The model used here describes a highly faulted offshore field produced from two platforms with 11 distinct sand sub-intervals and 22 major faults. Geostatistical methods were used to estimate each reservoir's static property distribution based on well logs. This static 3D model was upscaled and combined with reservoir engineering data and historical-interpretations to provide initial fluid distribution for use in flow simulation history matching and forecasts. Hamiltonian Markov Chain Monte Carlo techniques coupled with an efficient implementation of proxy models are used for uncertainty quantifications. A fast, highly efficient and scalable GPU-based reservoir simulator is employed for all forward simulations.
The complexity of the geological properties of the reservoir requires a large number of cells to adequately describe the dynamics of production, and many adjustable parameters are needed to characterize the uncertainties in the model. While the use of advanced sampling and proxies vastly reduces the number of detailed flow simulations needed, hundreds of forward simulations are still required to calibrate the proxies and production forecasts. The bandwidth and computational throughput provided by GPUs allow such simulations to be performed extremely fast using only a modest amount of hardware. Through this case study, we show that by coupling an advanced history matching, prediction and optimization tool with a fast GPU reservoir simulator, accurate probabilistic uncertainty quantification can be made practical even for large models.
The workflow presented here can potentially transform the way probabilistic uncertainty quantifications are performed on large real field models. It will lay the foundation for the next generation of fast and accurate uncertainty tools and workflows.
Kumar, Sarwesh (Chevron Corporation) | Wen, Xian-Huan (Chevron Corporation) | He, Jincong (Chevron Corporation) | Lin, Wenjuan (Chevron Corporation) | Yardumian, Hrant (Chevron Corporation) | Fahruri, Irvan (Chevron Corporation) | Zhang, Yanfen (Chevron Corporation) | Orribo, Jose M. (Chevron Corporation) | Ghomian, Yousef (Chevron Corporation) | Marchiano, Iryna Petrovska (Chevron Corporation) | Babafemi, Ayanbule (Chevron Corporation)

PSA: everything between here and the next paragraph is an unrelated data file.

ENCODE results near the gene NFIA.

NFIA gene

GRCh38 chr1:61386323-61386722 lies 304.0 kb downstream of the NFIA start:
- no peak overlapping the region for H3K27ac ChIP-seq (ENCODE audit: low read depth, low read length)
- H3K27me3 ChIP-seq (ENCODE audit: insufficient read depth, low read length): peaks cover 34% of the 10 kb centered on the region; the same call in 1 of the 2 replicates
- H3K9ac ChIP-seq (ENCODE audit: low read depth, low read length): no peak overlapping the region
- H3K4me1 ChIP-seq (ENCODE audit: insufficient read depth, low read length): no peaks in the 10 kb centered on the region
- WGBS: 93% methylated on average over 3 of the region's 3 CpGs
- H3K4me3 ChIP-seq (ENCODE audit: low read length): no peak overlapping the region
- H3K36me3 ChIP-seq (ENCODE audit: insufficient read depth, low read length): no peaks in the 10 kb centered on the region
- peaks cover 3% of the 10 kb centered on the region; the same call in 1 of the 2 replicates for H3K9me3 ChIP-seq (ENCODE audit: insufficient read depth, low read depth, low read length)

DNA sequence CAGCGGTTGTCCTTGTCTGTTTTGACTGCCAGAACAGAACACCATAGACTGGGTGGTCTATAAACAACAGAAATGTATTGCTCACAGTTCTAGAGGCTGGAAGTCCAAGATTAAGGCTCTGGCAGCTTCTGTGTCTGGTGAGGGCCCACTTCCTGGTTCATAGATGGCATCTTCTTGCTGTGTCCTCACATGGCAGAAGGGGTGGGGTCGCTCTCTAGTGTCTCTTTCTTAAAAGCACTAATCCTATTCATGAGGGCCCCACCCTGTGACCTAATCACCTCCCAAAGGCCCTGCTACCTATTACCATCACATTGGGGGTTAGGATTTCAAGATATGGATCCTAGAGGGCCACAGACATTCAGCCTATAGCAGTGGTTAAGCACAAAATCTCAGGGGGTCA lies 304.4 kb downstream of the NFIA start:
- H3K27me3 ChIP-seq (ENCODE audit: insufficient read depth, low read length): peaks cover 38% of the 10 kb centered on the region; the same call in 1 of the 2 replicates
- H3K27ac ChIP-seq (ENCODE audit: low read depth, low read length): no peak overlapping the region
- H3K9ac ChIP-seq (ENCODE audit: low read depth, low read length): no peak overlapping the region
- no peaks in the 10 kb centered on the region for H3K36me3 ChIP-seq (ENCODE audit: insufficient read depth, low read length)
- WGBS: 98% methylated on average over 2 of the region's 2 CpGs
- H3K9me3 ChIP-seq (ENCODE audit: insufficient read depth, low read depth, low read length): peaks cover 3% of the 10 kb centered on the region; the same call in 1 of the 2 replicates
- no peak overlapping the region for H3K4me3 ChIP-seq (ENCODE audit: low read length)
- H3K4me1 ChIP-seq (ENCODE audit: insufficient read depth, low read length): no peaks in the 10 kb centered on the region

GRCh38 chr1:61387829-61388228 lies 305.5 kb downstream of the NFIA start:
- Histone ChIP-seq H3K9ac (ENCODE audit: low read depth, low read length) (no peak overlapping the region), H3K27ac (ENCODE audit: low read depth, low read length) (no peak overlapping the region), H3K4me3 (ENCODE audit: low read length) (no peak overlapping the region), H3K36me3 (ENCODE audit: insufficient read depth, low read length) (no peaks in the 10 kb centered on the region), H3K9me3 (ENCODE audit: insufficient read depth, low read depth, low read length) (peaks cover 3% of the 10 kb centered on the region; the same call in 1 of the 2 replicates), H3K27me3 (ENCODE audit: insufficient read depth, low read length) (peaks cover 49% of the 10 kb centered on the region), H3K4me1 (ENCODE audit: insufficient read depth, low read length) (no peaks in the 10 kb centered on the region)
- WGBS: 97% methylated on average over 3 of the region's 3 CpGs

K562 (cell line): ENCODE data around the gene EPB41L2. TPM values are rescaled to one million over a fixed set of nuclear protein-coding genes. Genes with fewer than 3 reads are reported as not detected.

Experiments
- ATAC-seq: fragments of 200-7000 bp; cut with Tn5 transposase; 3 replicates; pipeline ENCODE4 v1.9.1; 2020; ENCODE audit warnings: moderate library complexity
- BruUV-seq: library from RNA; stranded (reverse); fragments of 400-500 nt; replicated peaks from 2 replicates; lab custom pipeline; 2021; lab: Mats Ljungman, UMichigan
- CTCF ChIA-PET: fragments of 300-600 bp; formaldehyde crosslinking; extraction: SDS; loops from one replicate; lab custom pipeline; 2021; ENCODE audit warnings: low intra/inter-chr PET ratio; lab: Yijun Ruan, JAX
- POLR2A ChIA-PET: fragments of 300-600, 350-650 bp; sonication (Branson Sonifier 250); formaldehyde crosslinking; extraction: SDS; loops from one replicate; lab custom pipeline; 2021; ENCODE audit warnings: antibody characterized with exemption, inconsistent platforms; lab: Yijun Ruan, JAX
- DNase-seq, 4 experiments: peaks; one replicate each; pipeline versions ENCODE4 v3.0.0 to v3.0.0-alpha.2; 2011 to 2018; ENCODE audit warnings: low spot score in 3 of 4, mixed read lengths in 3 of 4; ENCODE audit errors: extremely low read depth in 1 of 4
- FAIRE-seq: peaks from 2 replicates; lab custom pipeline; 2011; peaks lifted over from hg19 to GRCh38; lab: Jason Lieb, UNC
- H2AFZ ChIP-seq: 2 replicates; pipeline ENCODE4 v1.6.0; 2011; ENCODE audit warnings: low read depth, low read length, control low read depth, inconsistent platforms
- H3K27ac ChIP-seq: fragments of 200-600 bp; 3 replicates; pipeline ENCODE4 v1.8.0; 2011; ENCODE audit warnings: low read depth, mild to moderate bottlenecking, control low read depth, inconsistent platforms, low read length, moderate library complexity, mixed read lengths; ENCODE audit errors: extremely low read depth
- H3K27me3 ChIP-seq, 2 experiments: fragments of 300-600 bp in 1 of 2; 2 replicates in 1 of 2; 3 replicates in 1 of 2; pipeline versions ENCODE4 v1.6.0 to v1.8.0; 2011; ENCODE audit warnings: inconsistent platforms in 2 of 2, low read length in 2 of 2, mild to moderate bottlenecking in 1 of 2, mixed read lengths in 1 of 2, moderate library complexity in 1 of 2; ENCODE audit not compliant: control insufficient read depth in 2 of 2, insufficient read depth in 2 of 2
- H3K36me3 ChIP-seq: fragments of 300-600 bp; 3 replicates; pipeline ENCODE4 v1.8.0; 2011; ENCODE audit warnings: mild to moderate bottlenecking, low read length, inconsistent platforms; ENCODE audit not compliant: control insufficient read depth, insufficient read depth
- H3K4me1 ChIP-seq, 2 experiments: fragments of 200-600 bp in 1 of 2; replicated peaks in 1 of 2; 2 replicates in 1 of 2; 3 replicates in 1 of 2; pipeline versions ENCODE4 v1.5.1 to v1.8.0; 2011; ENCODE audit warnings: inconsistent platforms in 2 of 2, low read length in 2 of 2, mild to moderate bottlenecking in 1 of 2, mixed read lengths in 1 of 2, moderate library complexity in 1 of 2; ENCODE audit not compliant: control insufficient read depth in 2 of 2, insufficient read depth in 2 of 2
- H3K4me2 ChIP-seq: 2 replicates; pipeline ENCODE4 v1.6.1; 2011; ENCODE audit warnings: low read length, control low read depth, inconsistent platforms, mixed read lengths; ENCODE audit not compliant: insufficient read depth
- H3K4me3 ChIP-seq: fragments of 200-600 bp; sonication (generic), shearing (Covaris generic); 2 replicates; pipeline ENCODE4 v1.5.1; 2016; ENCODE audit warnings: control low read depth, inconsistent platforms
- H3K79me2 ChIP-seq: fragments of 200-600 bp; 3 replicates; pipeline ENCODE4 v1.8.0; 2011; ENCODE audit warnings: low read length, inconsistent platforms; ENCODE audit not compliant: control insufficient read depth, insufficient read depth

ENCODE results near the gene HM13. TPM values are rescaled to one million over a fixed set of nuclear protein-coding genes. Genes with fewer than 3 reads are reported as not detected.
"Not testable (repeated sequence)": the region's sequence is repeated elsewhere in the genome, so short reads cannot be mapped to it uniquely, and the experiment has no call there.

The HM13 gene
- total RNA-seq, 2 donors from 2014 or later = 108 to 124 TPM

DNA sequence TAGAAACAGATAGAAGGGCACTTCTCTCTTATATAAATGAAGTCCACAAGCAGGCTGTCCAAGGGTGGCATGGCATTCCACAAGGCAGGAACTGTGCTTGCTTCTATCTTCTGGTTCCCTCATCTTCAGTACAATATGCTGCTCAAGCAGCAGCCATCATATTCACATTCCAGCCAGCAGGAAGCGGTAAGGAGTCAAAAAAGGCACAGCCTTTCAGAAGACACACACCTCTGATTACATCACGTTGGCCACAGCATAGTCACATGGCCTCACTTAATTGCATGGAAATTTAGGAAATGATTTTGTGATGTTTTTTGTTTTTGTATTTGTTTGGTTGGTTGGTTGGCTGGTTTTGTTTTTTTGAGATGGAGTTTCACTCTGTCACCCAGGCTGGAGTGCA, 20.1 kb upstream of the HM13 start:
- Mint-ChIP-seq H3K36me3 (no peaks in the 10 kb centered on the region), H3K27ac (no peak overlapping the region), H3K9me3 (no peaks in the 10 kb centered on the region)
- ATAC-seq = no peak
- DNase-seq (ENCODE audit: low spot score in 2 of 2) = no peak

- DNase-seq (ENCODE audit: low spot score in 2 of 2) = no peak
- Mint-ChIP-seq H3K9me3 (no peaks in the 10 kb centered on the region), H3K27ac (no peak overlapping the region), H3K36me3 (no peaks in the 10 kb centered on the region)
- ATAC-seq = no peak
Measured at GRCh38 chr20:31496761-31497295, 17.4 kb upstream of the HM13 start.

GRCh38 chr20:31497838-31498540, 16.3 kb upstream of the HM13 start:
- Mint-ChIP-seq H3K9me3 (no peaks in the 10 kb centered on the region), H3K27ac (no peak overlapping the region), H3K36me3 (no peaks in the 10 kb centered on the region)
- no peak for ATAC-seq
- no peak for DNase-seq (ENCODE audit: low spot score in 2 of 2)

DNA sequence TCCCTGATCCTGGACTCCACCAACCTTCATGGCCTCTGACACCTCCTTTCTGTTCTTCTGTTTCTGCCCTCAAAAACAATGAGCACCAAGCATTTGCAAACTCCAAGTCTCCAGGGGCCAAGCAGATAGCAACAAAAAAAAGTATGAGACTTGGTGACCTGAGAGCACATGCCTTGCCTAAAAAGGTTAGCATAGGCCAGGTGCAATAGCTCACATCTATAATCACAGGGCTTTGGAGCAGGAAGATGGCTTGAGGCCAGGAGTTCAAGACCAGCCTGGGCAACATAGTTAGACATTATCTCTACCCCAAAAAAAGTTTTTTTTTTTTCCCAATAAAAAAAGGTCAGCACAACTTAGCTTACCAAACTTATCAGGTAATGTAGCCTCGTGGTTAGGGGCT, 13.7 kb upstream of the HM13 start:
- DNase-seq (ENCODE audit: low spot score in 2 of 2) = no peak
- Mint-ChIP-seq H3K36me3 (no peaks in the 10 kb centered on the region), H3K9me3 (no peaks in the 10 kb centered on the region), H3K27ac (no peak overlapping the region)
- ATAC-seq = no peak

Reservoir simulation is a widely accepted tool for assessing the impact of uncertainties on upstream investment decisions. Currently, the most widely used workflow addressing these uncertainties is a traditional two-step approach: 1) geoscientists performing static uncertainty analysis with earth modeling parameters and selecting a few representative geological models (for example, low-mid-high); 2) reservoir simulation engineers conducting dynamic uncertainty analysis with dynamic parameters combined with the pre-selected geological models and performing history matching, forecasting, or optimization. In this workflow, all the geological uncertainties are lumped into one parameter (the grid) for use in the second step. This severely reduces the flexibility for considering a wider range of alternative static realizations, and thus may bias the history match and forecasts. We implemented an integrated workflow, called "big-loop" that unifies the two-step approach into a single step. This allows for simultaneous and explicit analysis of both types of uncertainties and improvement in reservoir management decision quality. It also allows for direct modification of earth model parameters to achieve a history match with geological consistency. Although the concept is not new to the industry, it is rare to find references of field applications of the "big-loop" workflow. We present the applications of this workflow to both green and brown reservoirs to demonstrate its value in improving accuracy and efficiency. In a Gulf of Mexico green field, the workflow is applied for uncertainty analysis of static parameters (for example sand channel width and salt body extension) and dynamic parameters (for example rock-fluid properties) for probabilistic Original Oil in Place (OOIP) assessment and production forecast. The workflow facilitates the design of uncertainty resolution, upside capture and downside mitigation plans. In an onshore fractured reservoir, the workflow is applied for simultaneous history matching using static fracture parameters (fracture length and aperture) and dynamic parameters. The workflow improves the model accuracy and decision quality for the upcoming IOR/EOR development project. In an offshore gas field, the workflow is used to perform experimental design (ED) studies with static and dynamic uncertainties. This systematic & automatic workflow eliminates manual inputs and reduces the need for recycles. Finally, in another field, the workflow is used to perform probabilistic history matching using static and dynamic parameters. This workflow is capable of delivering a full-cycle solution for uncertainty assessment and probabilistic history matching with high efficiency and high quality results.